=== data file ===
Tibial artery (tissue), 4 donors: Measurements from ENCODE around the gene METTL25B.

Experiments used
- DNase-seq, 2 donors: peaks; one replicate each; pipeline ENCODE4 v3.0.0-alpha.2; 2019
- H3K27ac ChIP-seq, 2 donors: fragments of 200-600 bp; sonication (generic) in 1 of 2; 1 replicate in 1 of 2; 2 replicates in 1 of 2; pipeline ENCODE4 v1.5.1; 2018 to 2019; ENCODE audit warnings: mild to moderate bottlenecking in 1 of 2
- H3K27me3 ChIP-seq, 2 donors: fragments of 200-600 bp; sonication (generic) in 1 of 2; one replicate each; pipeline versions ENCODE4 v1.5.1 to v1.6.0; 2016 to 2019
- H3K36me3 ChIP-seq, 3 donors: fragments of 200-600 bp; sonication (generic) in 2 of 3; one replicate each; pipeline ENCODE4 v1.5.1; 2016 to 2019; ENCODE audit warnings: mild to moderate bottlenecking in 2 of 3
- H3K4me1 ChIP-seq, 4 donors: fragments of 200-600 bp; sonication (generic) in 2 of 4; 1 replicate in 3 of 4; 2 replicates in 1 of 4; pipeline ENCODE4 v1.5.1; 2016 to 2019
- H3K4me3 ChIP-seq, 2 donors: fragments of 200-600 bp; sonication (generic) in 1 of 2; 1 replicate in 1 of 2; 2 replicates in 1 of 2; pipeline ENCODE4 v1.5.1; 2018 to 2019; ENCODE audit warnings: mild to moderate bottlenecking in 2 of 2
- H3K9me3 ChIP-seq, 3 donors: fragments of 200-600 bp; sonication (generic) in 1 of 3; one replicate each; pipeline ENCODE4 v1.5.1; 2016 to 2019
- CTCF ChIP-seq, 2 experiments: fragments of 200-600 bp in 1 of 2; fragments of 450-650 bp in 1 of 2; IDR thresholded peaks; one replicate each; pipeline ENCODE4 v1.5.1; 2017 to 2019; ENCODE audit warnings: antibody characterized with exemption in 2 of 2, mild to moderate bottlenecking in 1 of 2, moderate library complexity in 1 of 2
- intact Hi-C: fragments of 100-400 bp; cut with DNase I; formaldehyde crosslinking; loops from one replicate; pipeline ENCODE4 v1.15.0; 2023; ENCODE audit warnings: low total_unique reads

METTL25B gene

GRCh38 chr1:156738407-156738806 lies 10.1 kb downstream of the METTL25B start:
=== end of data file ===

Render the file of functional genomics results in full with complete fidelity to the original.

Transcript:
Tibial artery (tissue), 4 donors: Measurements from ENCODE around the gene METTL25B.

Experiments used
- DNase-seq, 2 donors: peaks; one replicate each; pipeline ENCODE4 v3.0.0-alpha.2; 2019
- H3K27ac ChIP-seq, 2 donors: fragments of 200-600 bp; sonication (generic) in 1 of 2; 1 replicate in 1 of 2; 2 replicates in 1 of 2; pipeline ENCODE4 v1.5.1; 2018 to 2019; ENCODE audit warnings: mild to moderate bottlenecking in 1 of 2
- H3K27me3 ChIP-seq, 2 donors: fragments of 200-600 bp; sonication (generic) in 1 of 2; one replicate each; pipeline versions ENCODE4 v1.5.1 to v1.6.0; 2016 to 2019
- H3K36me3 ChIP-seq, 3 donors: fragments of 200-600 bp; sonication (generic) in 2 of 3; one replicate each; pipeline ENCODE4 v1.5.1; 2016 to 2019; ENCODE audit warnings: mild to moderate bottlenecking in 2 of 3
- H3K4me1 ChIP-seq, 4 donors: fragments of 200-600 bp; sonication (generic) in 2 of 4; 1 replicate in 3 of 4; 2 replicates in 1 of 4; pipeline ENCODE4 v1.5.1; 2016 to 2019
- H3K4me3 ChIP-seq, 2 donors: fragments of 200-600 bp; sonication (generic) in 1 of 2; 1 replicate in 1 of 2; 2 replicates in 1 of 2; pipeline ENCODE4 v1.5.1; 2018 to 2019; ENCODE audit warnings: mild to moderate bottlenecking in 2 of 2
- H3K9me3 ChIP-seq, 3 donors: fragments of 200-600 bp; sonication (generic) in 1 of 3; one replicate each; pipeline ENCODE4 v1.5.1; 2016 to 2019
- CTCF ChIP-seq, 2 experiments: fragments of 200-600 bp in 1 of 2; fragments of 450-650 bp in 1 of 2; IDR thresholded peaks; one replicate each; pipeline ENCODE4 v1.5.1; 2017 to 2019; ENCODE audit warnings: antibody characterized with exemption in 2 of 2, mild to moderate bottlenecking in 1 of 2, moderate library complexity in 1 of 2
- intact Hi-C: fragments of 100-400 bp; cut with DNase I; formaldehyde crosslinking; loops from one replicate; pipeline ENCODE4 v1.15.0; 2023; ENCODE audit warnings: low total_unique reads

METTL25B gene

GRCh38 chr1:156738407-156738806 lies 10.1 kb downstream of the METTL25B start: